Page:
Ricochet is the best place on the internet to discuss the issues of the day, either through commenting on posts or writing your own for our active and dynamic community in a fully moderated environment. In addition, the Ricochet Audio Network offers over 50 original podcasts with new episodes released every day.
A ruling out of a federal trial court in New York last week that restricted the federal government’s ability to detain terror suspects shows the dangers of leaving the war on terror up to the Obama administration. While the Administration is aggressive in some short-term ways, such as increasing the use of drone attacks, it may be sacrificing the long-term advantages of the policies put in place by the Bush administration, such as gathering intelligence from high-ranking al Qaeda leaders (who are now dead rather than providing intelligence to us at Guantanamo Bay). Here, the Obama administration is being painted into a corner by the arguments that the President and many of his supporters in the legal community — some prominent members of which serve in the Administration — voiced before they had any responsibility for protecting the nation from terrorist attacks. Namely, they argued that the war on terror was not really a war, that detention of terrorists had to occur under the same civilian rules that apply to garden-variety criminals, and that judges should manage the whole process.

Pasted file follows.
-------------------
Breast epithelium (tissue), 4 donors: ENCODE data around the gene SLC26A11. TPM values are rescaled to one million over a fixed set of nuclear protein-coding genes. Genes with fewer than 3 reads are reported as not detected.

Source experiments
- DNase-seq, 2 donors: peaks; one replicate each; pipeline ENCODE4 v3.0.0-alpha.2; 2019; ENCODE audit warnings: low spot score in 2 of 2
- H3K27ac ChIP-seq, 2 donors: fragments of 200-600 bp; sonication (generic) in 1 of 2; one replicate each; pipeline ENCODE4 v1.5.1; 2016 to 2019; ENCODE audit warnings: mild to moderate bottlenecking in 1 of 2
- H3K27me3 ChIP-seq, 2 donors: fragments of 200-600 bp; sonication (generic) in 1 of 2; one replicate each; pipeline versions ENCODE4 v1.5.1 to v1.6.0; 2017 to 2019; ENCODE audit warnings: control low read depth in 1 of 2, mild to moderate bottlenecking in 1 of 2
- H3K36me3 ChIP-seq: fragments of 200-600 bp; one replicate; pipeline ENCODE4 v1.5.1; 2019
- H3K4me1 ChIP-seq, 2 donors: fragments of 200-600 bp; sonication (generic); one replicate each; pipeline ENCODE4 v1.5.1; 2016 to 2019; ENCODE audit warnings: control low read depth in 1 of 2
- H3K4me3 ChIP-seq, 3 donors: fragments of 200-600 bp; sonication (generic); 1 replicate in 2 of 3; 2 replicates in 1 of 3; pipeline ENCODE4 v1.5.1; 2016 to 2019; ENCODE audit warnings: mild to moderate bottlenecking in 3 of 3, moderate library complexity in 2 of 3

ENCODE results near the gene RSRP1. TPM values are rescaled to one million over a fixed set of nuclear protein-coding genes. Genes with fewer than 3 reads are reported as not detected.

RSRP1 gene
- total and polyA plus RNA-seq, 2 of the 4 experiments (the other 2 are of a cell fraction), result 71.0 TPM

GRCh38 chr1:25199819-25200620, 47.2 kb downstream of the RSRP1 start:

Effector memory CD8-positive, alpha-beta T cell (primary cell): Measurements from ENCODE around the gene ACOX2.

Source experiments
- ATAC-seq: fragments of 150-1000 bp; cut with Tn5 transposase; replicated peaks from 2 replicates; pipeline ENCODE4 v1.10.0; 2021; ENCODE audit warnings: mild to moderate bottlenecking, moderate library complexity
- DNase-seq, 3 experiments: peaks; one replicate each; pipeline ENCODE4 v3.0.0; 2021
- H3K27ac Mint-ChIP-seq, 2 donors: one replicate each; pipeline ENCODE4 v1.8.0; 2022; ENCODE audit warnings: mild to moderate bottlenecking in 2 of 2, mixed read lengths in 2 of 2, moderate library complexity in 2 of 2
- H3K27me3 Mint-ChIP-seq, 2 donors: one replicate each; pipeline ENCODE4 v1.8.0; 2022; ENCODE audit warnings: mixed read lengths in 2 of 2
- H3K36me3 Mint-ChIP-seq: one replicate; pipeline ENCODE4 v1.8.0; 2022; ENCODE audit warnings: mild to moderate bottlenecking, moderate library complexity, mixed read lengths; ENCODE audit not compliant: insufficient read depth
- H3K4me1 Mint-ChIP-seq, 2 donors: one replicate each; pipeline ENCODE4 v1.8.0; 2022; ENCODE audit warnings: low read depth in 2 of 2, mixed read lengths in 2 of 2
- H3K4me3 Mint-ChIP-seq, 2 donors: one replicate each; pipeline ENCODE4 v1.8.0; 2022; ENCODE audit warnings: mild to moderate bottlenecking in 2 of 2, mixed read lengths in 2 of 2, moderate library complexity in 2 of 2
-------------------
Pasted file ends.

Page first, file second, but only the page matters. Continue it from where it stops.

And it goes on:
Their wish has finally come true in Hedges v. Obama, where a trial judge has rushed by legitimate arguments that this is a faux case, holding that detention of al Qaeda and Taliban supporters is illegal. The parties to the case tell you everything you need to know about how legitimate this is: Obama is being sued by “Christopher Hedges, Daniel Ellsberg, Jennifer Bolen, Noam Chomsky, Alexa O’Brien, U.S. Day of Rage, Kai Wargalla, and the Hon. Brigitta Jonsdittir, M.P.” They are suing to make a political splash, but had the good fortune to find a trial judge who agrees with Obama the 2008 candidate, rather than Obama the President.